Why A Tacoma Lawmaker — And His Accuser — Are Calling For A Better Way To Investigate Misconduct At The Legislature
BY WALKER ORENSTEIN & AUSTIN JENKINS
In the aftermath of a recent workplace conduct investigation at the state Capitol, the Democratic lawmaker at the heart of the inquiry and one of his accusers say the process has revealed flaws in how the Legislature handles complaints made against elected officials.
Rep. David Sawyer of Tacoma and a House staff member who reported his alleged behavior have very different critiques, but share a common suggestion: Remove workplace issues from the purview of lawmakers and political appointees in the Chief Clerk’s Office to avoid partisan intrusion.
It’s not a new proposal — a flood of women who work at the Capitol have argued for this approach over the last several months in light of the #MeToo movement. But it could add pressure to the House, which is studying how best to implement a more neutral reporting process, to move ahead with its plans.
“The crucial point of the independent entity is that it may work in collaboration with — but not under — [House] administration to avoid interference by conflict of interest,” the House staffer told The News Tribune, The Olympian and public radio’s Northwest News Network. She asked not to be named for fear of retaliation and harm to her career.
Sawyer had similar thoughts, saying in a statement the Legislature “will need to take responsibility for its own failings.”
An outside investigator hired by the House found Sawyer broke House harassment policy by sending the woman “multiple inappropriate and offensive text messages” and showing interest that was “sexual in nature,” despite her stated disinterest.
Rep. Larry Springer, a Kirkland Democrat speaking on behalf of his party’s leadership, stressed that an internal work group is making progress researching an independent entity. He also noted the House worked to stay neutral throughout the investigation — particularly by hiring an outside attorney to lead the investigation.
In the fall of 2017, the House staffer — identified in a five-page summary report of the investigation as “Witness One” — brought her concerns about Sawyer to House Counsel Alison Hellberg, who she said took the allegations seriously.
Witness One also said she talked to her supervisor in the House Democratic Caucus who she said is friendly with Sawyer and acted coldly to her. The staffer said she left the interaction feeling unsupported and questioned.
“If there was any doubt in reporting him it came after that meeting,” she said.
The House investigation, written by attorney Elizabeth Van Moppes, also concluded Sawyer’s “close relationship” with the staffer’s supervisor “created an intimidating situation for Witness One wherein she felt unable to consult with her supervisor about the situation.”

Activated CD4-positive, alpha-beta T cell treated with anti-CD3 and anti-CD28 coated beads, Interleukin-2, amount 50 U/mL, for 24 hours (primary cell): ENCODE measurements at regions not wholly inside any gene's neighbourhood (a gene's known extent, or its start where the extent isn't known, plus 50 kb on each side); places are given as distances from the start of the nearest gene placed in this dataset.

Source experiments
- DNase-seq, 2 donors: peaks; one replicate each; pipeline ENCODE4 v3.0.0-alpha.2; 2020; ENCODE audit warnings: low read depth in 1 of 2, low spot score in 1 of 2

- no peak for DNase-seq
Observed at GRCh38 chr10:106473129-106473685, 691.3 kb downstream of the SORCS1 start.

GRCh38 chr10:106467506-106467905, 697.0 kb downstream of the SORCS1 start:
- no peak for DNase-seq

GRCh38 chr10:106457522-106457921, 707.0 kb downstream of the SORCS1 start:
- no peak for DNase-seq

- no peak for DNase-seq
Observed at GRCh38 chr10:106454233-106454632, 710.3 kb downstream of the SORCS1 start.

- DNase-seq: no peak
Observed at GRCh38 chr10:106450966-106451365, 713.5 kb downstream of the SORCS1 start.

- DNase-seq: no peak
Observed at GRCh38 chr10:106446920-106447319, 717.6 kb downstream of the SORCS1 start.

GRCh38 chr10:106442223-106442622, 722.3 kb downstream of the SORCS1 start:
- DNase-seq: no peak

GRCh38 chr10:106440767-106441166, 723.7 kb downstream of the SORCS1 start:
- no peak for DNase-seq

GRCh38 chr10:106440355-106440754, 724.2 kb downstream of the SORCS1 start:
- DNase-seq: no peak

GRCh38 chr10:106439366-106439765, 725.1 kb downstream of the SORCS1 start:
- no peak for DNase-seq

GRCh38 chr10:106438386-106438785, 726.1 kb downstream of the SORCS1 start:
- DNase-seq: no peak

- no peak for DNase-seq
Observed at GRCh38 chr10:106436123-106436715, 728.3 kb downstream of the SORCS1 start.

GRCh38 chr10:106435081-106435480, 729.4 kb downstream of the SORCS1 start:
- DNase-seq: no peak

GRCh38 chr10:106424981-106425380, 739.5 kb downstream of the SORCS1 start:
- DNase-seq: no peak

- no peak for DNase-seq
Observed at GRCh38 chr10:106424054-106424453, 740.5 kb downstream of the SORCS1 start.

When asked for comment by the news outlets, that supervisor, Amy Ruble, said she believes she was receptive to the staffer’s concerns and took appropriate action even though she is friendly with Sawyer. She added that she gets to know many lawmakers because of the nature of her job responsibilities which includes leading orientation for new Democratic representatives.
At the time, Witness One said she didn’t want to lodge an official complaint about Sawyer’s conduct because she “didn’t want there to be drama or attention.” Instead, House leaders counseled Sawyer about his behavior.
But the staffer said just the act of complaining about the conduct of a sitting lawmaker intertwined the process with office politics and partisan concerns.
Witness One also said she also faced blowback from some colleagues for pushing early on for a anti-sexual harassment reform work group, which was ultimately established.
In retrospect, she told the news outlets, she never should have had to reach out to House administrative staff to complain.
“I needed a safe place to go where I could address my individual situation confidentially, understand all options and handle on my own timeline,” she said.
In an interview with the news outlets, Witness One called on House Democratic leaders to swiftly expel Sawyer from office to help “expedite” a cultural shift. Most top Democrats have urged Sawyer to step aside in his primary race with Democrat Melanie Morgan, but they have stopped short of trying to remove him from office.
After the investigation, Sawyer lost his chairmanship of the House Commerce and Gaming Committee. A pre-existing restriction on Sawyer working directly with House staff was also extended indefinitely.
Springer declined to say why House leaders landed on their sanctions for Sawyer, but did not rule out further action if Sawyer is re-elected.
Van Moppes also suggested a specific reform to avoid conflicts of interest: ensure that one person does not handle both oversight of legislative assistants and orientation of representatives.
Bernard Dean, the House’s Chief Clerk, said those changes have already been made.
Sawyer, who is 35 and was first elected to the House in 2012, apologized after the investigation, saying “clearly my actions made people who work with me uncomfortable.”
He also has called for an independent office to field complaints and investigate them. He noted the House administration is made up of political appointees and lacks a traditional human resources department.
“If this were a professionally run business, things would not have escalated since there would be an HR department and if people were made uncomfortable I would be made aware and have the ability to change behavior,” he said in a statement to the news outlets.
A document produced by House counsel does say Sawyer was “cautioned about his behavior on different occasions.”
Sawyer has accused House Democrats of politicizing the inquiry by moving to suspend his chairmanship based on preliminary findings before the investigation was completed.